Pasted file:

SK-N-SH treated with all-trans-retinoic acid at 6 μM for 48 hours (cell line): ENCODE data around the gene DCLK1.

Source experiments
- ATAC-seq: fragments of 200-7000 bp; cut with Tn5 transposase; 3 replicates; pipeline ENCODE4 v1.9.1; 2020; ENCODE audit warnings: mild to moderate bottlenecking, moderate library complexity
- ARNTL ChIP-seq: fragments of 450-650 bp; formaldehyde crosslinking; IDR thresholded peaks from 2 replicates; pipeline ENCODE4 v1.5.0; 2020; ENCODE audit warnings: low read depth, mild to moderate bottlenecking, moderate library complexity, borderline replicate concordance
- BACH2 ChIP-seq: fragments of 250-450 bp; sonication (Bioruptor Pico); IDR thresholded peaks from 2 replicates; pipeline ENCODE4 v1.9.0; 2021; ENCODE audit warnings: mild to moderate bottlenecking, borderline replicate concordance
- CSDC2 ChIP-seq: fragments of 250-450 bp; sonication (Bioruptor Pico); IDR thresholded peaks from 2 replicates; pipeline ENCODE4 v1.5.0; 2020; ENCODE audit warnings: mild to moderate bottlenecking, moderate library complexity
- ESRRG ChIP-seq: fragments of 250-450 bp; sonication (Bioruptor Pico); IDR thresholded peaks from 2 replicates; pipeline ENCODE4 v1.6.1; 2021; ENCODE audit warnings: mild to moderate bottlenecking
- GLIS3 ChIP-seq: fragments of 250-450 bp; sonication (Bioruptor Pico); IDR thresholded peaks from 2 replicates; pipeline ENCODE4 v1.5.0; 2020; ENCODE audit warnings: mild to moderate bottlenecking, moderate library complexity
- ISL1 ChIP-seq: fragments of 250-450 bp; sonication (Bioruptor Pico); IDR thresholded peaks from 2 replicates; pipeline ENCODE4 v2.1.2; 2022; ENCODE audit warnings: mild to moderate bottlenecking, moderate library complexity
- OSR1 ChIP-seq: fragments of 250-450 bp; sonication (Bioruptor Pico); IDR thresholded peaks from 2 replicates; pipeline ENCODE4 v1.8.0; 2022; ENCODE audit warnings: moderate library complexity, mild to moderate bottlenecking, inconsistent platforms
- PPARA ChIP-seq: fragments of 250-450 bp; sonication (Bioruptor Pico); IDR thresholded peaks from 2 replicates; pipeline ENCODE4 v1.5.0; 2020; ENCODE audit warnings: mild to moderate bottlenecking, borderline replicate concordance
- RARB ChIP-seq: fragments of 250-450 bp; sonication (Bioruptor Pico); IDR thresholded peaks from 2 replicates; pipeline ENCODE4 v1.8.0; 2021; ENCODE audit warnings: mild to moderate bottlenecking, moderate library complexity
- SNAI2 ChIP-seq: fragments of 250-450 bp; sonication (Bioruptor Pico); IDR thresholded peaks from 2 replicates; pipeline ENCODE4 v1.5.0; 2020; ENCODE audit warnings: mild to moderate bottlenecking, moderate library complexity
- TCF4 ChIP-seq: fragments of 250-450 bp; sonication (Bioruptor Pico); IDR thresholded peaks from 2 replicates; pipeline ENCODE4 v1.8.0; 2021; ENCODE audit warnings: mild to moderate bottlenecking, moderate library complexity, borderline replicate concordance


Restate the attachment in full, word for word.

SK-N-SH treated with all-trans-retinoic acid at 6 μM for 48 hours (cell line): ENCODE data around the gene DCLK1.

Source experiments
- ATAC-seq: fragments of 200-7000 bp; cut with Tn5 transposase; 3 replicates; pipeline ENCODE4 v1.9.1; 2020; ENCODE audit warnings: mild to moderate bottlenecking, moderate library complexity
- ARNTL ChIP-seq: fragments of 450-650 bp; formaldehyde crosslinking; IDR thresholded peaks from 2 replicates; pipeline ENCODE4 v1.5.0; 2020; ENCODE audit warnings: low read depth, mild to moderate bottlenecking, moderate library complexity, borderline replicate concordance
- BACH2 ChIP-seq: fragments of 250-450 bp; sonication (Bioruptor Pico); IDR thresholded peaks from 2 replicates; pipeline ENCODE4 v1.9.0; 2021; ENCODE audit warnings: mild to moderate bottlenecking, borderline replicate concordance
- CSDC2 ChIP-seq: fragments of 250-450 bp; sonication (Bioruptor Pico); IDR thresholded peaks from 2 replicates; pipeline ENCODE4 v1.5.0; 2020; ENCODE audit warnings: mild to moderate bottlenecking, moderate library complexity
- ESRRG ChIP-seq: fragments of 250-450 bp; sonication (Bioruptor Pico); IDR thresholded peaks from 2 replicates; pipeline ENCODE4 v1.6.1; 2021; ENCODE audit warnings: mild to moderate bottlenecking
- GLIS3 ChIP-seq: fragments of 250-450 bp; sonication (Bioruptor Pico); IDR thresholded peaks from 2 replicates; pipeline ENCODE4 v1.5.0; 2020; ENCODE audit warnings: mild to moderate bottlenecking, moderate library complexity
- ISL1 ChIP-seq: fragments of 250-450 bp; sonication (Bioruptor Pico); IDR thresholded peaks from 2 replicates; pipeline ENCODE4 v2.1.2; 2022; ENCODE audit warnings: mild to moderate bottlenecking, moderate library complexity
- OSR1 ChIP-seq: fragments of 250-450 bp; sonication (Bioruptor Pico); IDR thresholded peaks from 2 replicates; pipeline ENCODE4 v1.8.0; 2022; ENCODE audit warnings: moderate library complexity, mild to moderate bottlenecking, inconsistent platforms
- PPARA ChIP-seq: fragments of 250-450 bp; sonication (Bioruptor Pico); IDR thresholded peaks from 2 replicates; pipeline ENCODE4 v1.5.0; 2020; ENCODE audit warnings: mild to moderate bottlenecking, borderline replicate concordance
- RARB ChIP-seq: fragments of 250-450 bp; sonication (Bioruptor Pico); IDR thresholded peaks from 2 replicates; pipeline ENCODE4 v1.8.0; 2021; ENCODE audit warnings: mild to moderate bottlenecking, moderate library complexity
- SNAI2 ChIP-seq: fragments of 250-450 bp; sonication (Bioruptor Pico); IDR thresholded peaks from 2 replicates; pipeline ENCODE4 v1.5.0; 2020; ENCODE audit warnings: mild to moderate bottlenecking, moderate library complexity
- TCF4 ChIP-seq: fragments of 250-450 bp; sonication (Bioruptor Pico); IDR thresholded peaks from 2 replicates; pipeline ENCODE4 v1.8.0; 2021; ENCODE audit warnings: mild to moderate bottlenecking, moderate library complexity, borderline replicate concordance